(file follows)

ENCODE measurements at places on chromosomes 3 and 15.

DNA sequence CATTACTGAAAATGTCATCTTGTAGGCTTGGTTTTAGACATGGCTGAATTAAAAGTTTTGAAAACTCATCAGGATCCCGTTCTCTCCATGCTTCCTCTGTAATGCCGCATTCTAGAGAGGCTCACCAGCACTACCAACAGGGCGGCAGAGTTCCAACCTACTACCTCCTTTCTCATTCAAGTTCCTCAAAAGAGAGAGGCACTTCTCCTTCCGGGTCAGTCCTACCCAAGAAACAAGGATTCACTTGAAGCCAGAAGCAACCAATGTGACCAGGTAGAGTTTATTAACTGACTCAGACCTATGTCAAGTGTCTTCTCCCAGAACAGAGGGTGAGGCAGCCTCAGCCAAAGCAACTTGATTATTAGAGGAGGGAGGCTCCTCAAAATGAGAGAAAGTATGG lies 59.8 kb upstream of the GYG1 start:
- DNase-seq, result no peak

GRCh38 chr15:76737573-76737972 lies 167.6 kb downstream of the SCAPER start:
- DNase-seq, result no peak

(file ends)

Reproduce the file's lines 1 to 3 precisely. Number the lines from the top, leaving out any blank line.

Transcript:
ENCODE measurements at places on chromosomes 3 and 15.

DNA sequence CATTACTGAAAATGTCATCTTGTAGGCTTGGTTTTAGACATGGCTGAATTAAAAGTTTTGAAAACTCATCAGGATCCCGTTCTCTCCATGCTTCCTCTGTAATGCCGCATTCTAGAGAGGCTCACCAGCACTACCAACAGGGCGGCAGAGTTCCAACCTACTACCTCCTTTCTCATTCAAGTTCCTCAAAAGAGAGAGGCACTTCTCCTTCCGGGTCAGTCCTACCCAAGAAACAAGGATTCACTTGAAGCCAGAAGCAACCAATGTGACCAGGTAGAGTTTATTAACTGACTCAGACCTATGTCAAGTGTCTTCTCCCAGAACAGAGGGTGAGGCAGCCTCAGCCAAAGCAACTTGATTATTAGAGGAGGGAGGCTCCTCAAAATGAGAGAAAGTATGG lies 59.8 kb upstream of the GYG1 start:
- DNase-seq, result no peak